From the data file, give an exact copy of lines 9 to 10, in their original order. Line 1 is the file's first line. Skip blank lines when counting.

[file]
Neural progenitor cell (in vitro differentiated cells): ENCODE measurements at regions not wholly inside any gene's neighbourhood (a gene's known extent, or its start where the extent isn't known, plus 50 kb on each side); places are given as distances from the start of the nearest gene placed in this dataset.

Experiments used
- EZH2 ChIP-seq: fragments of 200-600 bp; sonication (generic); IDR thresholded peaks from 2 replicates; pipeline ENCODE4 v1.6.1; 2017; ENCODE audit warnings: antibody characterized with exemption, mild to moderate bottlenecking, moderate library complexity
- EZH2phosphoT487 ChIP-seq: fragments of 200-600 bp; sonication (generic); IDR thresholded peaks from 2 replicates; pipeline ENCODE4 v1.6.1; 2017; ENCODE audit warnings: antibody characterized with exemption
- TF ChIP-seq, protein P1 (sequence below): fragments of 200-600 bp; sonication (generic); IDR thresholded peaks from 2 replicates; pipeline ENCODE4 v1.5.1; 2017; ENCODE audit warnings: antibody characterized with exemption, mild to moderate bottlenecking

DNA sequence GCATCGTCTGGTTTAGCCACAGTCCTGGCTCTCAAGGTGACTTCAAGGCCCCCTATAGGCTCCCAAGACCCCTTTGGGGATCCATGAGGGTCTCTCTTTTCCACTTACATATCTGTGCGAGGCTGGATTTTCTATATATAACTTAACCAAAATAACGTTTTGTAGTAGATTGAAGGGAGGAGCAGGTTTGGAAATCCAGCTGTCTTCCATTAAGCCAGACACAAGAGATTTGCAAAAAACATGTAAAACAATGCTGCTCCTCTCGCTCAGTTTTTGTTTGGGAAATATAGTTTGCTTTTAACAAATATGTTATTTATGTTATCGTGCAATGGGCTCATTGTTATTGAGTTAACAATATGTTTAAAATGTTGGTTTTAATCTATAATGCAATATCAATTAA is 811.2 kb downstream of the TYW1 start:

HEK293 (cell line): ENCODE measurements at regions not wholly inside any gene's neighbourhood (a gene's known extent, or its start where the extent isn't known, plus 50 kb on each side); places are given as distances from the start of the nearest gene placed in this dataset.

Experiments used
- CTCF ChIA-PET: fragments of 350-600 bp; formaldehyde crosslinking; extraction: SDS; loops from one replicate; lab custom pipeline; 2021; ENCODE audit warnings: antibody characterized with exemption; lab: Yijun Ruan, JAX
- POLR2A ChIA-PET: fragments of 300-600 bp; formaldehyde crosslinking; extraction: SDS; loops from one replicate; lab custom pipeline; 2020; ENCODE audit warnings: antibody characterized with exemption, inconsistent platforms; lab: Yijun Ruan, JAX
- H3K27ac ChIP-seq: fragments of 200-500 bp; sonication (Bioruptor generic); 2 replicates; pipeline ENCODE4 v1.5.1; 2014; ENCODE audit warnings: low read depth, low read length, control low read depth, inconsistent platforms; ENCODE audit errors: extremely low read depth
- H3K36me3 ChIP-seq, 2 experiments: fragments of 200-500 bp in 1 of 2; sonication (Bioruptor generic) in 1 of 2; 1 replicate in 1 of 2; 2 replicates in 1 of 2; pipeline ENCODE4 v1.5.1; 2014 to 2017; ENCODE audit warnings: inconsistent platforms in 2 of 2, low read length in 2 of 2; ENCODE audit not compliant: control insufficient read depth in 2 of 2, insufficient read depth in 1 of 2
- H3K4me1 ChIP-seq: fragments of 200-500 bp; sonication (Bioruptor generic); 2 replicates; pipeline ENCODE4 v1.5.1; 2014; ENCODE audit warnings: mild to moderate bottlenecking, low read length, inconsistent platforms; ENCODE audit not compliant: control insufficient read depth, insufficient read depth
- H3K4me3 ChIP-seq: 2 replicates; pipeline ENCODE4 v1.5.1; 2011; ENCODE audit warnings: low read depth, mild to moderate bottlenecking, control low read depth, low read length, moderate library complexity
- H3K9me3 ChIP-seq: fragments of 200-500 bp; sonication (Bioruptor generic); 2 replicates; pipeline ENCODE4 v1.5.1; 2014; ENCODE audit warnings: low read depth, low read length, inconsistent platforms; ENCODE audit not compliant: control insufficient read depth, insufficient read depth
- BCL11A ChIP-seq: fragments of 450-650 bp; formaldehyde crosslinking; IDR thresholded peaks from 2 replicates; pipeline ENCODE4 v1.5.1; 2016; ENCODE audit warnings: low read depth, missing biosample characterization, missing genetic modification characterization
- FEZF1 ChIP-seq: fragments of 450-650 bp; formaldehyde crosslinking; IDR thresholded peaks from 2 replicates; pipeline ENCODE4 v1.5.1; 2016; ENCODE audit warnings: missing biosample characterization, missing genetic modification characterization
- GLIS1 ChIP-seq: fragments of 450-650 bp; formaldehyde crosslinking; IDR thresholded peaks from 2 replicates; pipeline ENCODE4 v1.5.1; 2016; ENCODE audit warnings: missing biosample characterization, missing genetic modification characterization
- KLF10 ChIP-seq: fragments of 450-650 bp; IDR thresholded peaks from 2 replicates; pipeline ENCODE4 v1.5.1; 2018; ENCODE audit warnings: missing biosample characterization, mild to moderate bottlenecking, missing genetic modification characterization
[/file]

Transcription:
- CTCF ChIA-PET: fragments of 350-600 bp; formaldehyde crosslinking; extraction: SDS; loops from one replicate; lab custom pipeline; 2021; ENCODE audit warnings: antibody characterized with exemption; lab: Yijun Ruan, JAX
- POLR2A ChIA-PET: fragments of 300-600 bp; formaldehyde crosslinking; extraction: SDS; loops from one replicate; lab custom pipeline; 2020; ENCODE audit warnings: antibody characterized with exemption, inconsistent platforms; lab: Yijun Ruan, JAX